By now, everyone knows that Russell Moore, president of the Ethics and Religious Liberty Commission of the Southern Baptist Convention, leans socially progressive. Moore has, on multiple occasions, partnered with left-leaning organizations on behalf of the SBC in order to advance political, as well as theological, positions through government. Moore is well known for his collaboration with the apostate Roman Catholic church in his endeavors to promote traditional marriage, anti-abortion legislation, and more. So it comes as no surprise that Moore is now joining forces with the liberal Baptist denomination, The Cooperative Baptist Fellowship, in order to push for legislation banning predatory lending habits by pay-day lenders.
The new Faith for Just Lending coalition, formed between Russell Moore’s ERLC, the CBF, the Center for Public Justice, and several other liberal organizations, is claiming that the poor are being treated unfairly by pay-day lending companies, and are unjustly taking advantage of them with high interest rates, and trapping them in a dependent cycle of usury. While this is true, the defenders of this coalition, who are pushing for legislation to control this, are cooperating in an unbiblical way in order to justify their cause, and as usual, weakening the Gospel by doing so.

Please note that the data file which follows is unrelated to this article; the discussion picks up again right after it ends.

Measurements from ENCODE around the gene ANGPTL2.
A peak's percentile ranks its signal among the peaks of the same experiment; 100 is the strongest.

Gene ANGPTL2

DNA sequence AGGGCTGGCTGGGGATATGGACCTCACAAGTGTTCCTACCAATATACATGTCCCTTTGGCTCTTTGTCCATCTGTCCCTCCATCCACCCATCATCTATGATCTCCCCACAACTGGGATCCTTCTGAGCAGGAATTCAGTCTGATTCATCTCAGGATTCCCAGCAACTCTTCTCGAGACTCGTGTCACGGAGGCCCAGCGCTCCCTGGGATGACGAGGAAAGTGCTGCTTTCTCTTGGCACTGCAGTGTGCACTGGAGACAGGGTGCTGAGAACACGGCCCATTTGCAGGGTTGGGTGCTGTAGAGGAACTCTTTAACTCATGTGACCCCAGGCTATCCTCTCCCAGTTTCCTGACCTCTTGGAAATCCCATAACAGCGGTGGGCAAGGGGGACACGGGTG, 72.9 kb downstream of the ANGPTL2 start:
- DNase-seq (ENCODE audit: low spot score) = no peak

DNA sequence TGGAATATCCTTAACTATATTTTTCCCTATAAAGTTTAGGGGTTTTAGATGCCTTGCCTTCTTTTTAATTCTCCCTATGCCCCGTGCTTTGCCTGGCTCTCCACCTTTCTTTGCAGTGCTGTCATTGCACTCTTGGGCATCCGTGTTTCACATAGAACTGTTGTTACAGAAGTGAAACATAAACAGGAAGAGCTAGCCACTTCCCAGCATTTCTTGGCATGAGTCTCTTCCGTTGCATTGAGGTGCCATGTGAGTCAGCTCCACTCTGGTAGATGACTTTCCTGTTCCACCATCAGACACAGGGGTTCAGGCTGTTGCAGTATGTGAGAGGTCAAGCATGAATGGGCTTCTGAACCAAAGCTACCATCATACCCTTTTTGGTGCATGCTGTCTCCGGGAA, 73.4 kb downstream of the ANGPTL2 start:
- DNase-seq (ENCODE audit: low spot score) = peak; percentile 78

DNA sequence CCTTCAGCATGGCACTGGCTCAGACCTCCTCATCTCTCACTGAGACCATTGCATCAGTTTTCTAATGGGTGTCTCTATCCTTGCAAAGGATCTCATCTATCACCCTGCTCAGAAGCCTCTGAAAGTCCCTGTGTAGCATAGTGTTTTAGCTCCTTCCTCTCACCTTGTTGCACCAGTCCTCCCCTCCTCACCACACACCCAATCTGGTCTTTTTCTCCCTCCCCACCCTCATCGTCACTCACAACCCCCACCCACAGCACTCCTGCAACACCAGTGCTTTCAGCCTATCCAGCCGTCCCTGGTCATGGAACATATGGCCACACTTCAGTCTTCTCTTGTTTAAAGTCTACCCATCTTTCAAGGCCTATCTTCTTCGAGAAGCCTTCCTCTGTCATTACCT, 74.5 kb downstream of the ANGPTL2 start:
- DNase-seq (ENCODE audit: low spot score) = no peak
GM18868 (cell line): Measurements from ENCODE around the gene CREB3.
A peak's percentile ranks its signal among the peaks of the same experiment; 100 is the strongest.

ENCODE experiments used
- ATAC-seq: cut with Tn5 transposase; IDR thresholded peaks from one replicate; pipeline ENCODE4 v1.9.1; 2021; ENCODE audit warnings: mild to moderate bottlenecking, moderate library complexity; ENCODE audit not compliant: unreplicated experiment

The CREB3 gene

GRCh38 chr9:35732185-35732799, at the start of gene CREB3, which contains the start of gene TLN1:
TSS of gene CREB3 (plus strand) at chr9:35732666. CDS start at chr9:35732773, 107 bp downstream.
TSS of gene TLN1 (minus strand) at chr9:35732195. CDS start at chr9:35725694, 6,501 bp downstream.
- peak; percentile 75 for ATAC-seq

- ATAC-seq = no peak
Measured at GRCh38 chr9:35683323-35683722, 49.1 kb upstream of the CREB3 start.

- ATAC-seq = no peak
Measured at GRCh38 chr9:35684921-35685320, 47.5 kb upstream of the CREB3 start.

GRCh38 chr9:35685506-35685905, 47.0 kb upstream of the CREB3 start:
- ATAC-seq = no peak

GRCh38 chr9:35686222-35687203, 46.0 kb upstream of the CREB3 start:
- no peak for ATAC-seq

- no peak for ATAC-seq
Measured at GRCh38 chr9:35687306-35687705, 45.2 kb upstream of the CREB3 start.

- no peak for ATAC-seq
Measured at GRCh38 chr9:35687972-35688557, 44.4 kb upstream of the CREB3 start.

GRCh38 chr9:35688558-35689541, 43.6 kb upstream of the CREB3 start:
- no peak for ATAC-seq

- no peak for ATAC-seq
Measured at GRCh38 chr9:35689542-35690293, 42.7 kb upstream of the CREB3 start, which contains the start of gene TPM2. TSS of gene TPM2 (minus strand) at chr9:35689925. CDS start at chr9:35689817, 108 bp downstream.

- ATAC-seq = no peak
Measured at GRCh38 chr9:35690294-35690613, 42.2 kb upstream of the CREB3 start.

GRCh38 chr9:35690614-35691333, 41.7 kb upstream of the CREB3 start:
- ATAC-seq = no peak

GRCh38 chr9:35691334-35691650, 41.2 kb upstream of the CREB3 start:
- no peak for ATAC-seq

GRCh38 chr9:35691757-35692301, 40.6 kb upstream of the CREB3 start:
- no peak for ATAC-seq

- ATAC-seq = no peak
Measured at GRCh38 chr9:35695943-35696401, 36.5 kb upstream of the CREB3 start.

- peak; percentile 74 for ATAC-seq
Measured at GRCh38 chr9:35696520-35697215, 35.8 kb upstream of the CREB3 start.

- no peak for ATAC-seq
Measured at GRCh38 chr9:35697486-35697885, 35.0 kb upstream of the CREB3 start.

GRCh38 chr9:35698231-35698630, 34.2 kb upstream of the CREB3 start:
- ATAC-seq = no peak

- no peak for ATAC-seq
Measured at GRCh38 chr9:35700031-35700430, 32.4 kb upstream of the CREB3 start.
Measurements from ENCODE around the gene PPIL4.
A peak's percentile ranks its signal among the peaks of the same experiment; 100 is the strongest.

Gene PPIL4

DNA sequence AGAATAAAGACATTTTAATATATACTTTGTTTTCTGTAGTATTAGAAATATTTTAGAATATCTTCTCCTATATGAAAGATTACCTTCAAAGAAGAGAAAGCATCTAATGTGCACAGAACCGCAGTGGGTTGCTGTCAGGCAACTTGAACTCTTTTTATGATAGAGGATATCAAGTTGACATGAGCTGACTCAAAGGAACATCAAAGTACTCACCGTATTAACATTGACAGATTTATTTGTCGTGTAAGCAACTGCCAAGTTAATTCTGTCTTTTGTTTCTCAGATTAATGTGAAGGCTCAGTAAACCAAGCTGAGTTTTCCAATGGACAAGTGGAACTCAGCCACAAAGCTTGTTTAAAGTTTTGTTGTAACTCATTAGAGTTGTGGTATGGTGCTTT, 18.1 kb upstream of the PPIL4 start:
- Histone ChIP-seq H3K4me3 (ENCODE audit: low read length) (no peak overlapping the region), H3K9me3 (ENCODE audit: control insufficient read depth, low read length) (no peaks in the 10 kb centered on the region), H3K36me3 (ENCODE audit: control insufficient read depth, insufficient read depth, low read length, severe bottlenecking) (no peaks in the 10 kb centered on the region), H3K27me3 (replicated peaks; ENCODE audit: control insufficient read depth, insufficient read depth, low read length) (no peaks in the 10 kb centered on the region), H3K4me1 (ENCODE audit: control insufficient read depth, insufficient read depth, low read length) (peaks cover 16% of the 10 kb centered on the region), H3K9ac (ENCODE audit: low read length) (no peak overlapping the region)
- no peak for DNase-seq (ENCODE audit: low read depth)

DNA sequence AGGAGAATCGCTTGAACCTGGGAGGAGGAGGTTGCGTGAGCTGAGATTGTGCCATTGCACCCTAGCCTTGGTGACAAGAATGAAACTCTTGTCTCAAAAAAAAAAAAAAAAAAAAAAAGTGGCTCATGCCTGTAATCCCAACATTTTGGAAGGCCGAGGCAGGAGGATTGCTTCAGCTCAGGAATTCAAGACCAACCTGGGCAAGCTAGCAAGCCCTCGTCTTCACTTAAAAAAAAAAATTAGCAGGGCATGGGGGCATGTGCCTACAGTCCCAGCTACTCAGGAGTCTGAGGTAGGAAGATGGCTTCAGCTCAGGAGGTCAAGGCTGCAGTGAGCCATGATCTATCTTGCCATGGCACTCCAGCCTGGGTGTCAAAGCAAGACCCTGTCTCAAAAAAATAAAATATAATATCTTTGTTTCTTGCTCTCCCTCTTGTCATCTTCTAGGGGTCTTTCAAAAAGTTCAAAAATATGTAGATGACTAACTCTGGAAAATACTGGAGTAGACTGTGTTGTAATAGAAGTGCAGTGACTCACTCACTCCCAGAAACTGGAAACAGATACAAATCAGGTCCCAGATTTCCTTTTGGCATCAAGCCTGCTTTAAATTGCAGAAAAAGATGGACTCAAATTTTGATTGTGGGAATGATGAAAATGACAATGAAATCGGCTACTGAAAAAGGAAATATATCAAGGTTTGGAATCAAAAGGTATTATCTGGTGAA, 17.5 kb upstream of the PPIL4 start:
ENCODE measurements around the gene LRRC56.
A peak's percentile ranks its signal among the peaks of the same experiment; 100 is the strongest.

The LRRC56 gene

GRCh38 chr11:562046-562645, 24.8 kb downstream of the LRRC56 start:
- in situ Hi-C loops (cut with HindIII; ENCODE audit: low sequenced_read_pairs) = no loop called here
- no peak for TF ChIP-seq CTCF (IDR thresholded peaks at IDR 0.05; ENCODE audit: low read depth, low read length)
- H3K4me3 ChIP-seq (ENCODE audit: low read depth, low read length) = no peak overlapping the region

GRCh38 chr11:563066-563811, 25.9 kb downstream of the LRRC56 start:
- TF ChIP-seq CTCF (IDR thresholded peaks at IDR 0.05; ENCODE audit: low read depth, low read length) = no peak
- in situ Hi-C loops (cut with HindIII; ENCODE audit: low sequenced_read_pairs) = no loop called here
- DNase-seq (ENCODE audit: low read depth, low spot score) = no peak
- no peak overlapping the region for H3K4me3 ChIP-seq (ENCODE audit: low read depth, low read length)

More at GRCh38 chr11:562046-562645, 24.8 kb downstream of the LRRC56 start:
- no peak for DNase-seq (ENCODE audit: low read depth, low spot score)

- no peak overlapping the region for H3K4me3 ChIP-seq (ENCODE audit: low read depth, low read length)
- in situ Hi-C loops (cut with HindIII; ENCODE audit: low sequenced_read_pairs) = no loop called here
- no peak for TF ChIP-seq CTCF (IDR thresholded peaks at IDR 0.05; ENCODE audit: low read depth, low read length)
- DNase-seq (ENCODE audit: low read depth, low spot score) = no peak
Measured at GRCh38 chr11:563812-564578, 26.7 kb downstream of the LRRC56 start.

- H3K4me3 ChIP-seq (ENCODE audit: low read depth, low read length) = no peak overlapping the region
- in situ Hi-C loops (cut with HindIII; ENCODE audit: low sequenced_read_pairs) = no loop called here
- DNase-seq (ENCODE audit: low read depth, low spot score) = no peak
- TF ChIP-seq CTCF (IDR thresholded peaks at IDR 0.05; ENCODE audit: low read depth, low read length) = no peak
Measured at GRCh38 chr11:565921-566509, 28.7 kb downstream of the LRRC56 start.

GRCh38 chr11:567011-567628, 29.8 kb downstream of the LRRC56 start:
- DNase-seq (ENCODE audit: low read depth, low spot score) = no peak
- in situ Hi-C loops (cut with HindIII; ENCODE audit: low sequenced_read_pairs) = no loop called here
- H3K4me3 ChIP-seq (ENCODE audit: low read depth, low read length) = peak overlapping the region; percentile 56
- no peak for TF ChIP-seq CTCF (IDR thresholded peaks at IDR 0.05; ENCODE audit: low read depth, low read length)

The argument could certainly be made that time would be better spent taking the Gospel to these “poor” people, as well as to those who are responsible for the predatory tactics. However, we’re not here to argue for or against the legislation, we’re arguing against the fact that our supposedly conservative denomination is once again putting the Gospel on the back-burner in order to advance the legislation. The concept that Moore and his supporters really just can’t seem to grasp is that by joining hands with people who do not hold to orthodox views of Christianity does long-lasting damage to the doctrinal divisions between us, and gives the impression that we are on the same page spiritually. This is not to say that legislation banning predatory lending, or abortion, or same-sex marriage, is not a good thing, but there are much better ways to go about seeking it than watering down the Gospel.